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Author Topic: The pictures of Muhammd  (Read 11648 times)
Xernous
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« Reply #25 on: March 21, 2006, 19:27:50 »

When I was reading about the cartoons, why did all those other cartoons and parodies of Christianity come to mind? The main one that came to me was the "Buddy Christ" in the movie Dogma. I understand why followers of Islam can be upset about something like this, but they're seriously taking it the wrong way by killing people over something they didn't agree with. I don't see Christians killing people over the release of Dogma, so why can't the Muslims just let it go? It would be better for the world if we all just let our anger go and vent it in a more productive fashion.
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kamals
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« Reply #26 on: March 22, 2006, 14:49:39 »

There are ways of making our stances and positions known that respect the other as other without abbrasive combativeness for its own sake. When I was younger I was a punk, tagged buildings, called myself an anarchist, and thought being confrontational and sticking my middle finger at society was an act of currage.

Now I realize it was deeply purile, silly, and ego tripping. The spiritual quest should - as I see it should be about minimizing the ego's hold.

I do not expect people raised in environments that are areligious, or lukewarmly religious in a traditional sense to understand the deep impact that "blasphemy" has on a traditional mind, be it Hindu or Muslims, or Christian. The idea of ridiculing the sacrosanct strikes a deep chord in any mind raised in a traditional religious and spiritual consciousness. This may or may not be good or bad or value neutral but UNDERSTANDING this,

Understanding that eating a hamburger in front of a pious Hindu is DEEPLY offensive, and hitting a cow with your car in India can cause a riot, and not projecting out of RESPECT your post-modern sensibilities onto the situation - this is ettiquite.

Understanding that various freedoms and rights are held almost sacrosanct in post-modern America or France, and not being an arse and insulting these deeply held beliefs regarding the rights and brotherhood of humanity, and freedom of expression - this is ettiquite.

Not tinkling on a crucifix in a traditional Christian village in Egypt or Ethiopia - this is respect and ettiquitte.

You know, I am constantly amazed by the degree of ignorance both Muslims and non Muslims, East and West, display of each other. For example the statement that for those who take Islam's scriptures seriously there is no other recourse other than war. A statement made based on a superficial examination of said scriptures lacking access to any traditional interpritation.

Needless to say given that there are 1 billion plus Muslims (a thought that sadly causes many on this forum, I'd imagine, a shudder or two) if this were true one would see considerbly more violence in the world, dontcha think. 1 billion. That's a lot of people.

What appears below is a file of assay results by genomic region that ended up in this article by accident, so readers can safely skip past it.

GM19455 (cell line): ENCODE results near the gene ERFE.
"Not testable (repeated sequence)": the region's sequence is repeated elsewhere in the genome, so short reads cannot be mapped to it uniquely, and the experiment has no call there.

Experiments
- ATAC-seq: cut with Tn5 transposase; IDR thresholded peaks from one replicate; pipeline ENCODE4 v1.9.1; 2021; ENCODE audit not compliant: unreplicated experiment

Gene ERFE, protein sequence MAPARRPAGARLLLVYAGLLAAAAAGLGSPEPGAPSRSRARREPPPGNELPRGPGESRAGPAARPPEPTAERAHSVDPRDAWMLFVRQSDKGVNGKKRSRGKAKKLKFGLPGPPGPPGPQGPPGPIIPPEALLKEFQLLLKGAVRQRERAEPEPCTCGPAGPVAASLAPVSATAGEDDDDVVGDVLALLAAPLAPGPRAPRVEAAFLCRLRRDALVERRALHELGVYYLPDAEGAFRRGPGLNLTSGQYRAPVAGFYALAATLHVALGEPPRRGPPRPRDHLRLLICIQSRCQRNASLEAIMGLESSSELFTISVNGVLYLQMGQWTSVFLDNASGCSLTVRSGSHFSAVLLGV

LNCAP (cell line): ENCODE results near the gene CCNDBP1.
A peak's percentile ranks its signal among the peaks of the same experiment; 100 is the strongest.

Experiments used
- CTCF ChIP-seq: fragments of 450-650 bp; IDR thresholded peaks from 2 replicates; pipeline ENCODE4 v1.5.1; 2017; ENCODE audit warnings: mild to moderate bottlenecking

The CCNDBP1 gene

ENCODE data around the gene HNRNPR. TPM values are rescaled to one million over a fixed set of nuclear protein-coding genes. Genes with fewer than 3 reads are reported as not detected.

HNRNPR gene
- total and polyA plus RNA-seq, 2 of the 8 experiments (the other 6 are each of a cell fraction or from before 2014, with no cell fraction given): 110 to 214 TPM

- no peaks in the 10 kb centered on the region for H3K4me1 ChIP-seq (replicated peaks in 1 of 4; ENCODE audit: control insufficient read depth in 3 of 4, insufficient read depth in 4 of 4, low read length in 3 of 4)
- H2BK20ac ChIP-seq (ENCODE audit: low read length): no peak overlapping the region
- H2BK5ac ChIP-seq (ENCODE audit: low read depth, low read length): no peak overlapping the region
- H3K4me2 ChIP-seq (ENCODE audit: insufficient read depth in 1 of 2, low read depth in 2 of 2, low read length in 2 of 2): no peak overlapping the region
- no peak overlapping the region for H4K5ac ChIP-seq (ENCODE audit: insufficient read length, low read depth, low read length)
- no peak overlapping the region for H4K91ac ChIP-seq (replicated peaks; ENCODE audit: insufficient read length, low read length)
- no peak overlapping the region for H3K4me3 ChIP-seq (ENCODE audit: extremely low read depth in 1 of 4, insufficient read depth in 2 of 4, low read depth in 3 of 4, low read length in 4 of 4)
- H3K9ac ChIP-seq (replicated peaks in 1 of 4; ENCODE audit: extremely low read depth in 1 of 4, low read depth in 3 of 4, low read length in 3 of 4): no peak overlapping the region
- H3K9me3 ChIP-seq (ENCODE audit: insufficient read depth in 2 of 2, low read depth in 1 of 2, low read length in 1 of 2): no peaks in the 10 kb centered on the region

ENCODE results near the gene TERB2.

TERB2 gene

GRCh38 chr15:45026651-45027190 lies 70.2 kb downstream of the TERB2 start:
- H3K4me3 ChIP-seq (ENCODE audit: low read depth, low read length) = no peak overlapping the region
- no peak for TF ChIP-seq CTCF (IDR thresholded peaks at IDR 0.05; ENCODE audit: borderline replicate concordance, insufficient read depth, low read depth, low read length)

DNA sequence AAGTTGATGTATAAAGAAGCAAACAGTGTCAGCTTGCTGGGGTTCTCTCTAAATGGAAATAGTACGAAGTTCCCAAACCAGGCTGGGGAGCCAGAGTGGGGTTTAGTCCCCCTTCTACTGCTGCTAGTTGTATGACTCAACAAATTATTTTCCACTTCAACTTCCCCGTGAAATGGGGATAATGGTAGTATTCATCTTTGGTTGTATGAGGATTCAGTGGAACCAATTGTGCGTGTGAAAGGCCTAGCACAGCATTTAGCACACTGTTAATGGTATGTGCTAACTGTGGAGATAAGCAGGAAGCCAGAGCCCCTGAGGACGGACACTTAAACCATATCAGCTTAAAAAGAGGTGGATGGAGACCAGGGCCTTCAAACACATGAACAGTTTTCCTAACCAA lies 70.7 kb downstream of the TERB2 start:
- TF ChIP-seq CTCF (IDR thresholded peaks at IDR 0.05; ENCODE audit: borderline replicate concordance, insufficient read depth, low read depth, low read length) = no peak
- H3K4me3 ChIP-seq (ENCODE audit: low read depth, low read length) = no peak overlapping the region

It is easy to take scattered statements and texts out of context and paint two equally inaccurate views.

One: "true Islam is a peaceful pacifistic religion, cuddly bunny rabbits really."

Totally inaccurate, Islam has a vein of militancy just as every religion, Buddhism included, that is integrial to its spiritual worldview and this is a good thing - there are things in life that only a jackass would fail to maintain a militant attitude towards. The question is ballance. And towards what is that vein of militancy expressed.

Two: "true Islam is an Imperialist combative and militant religion dedicated to the subjugation and elemination of so-called "infidels"".

Also totally inacurate and a distortion. Islam is the ONLY pre-modern religion that explicitly calls for pluralism and tolerance of other beliefs in its scriptures - and if any are interested I will bore you by quoting them. Islam exhorts its believers to not aggress in the Quran, and to forgive their enemies.

The point is a matter of distortion and inaccuracy by showing one side and one side only. Islam is neither a "warrior spirituality" nor is it an exercise in utter pacifism. Dualities resolve themselves in a Unity - this is what we Muslims call "tauhid". Yin/Yang, or as the sufis say in Arabic "Jamaliyat wa Jalaliyat". Male/Female, openness/closedness. A time for war, a time for peace. Balance.

Any "spiritual teaching" lacking such a balance is partial and a distortion. We live in the realm of multiplicity.

On the other hand the extreme ignorance of the west displayed by the Eastern Muslims rioting, and countless other examples. The vast ignorance in Islamdom of Western Christians and non Christians is matched by the vast ignorance of Westerners towards, well, anyone in the East or South, Animists, Buddhists, Hindus, and Muslims alike.

The masses worldwide are by and large ignorant by degrees to what goes on outside their backyard. So long as we admit our ignorance this is fine, we are all ignorant of many things. It is when we start to make universalised statements and adopt bigotry that this ignorance becomes troublesome.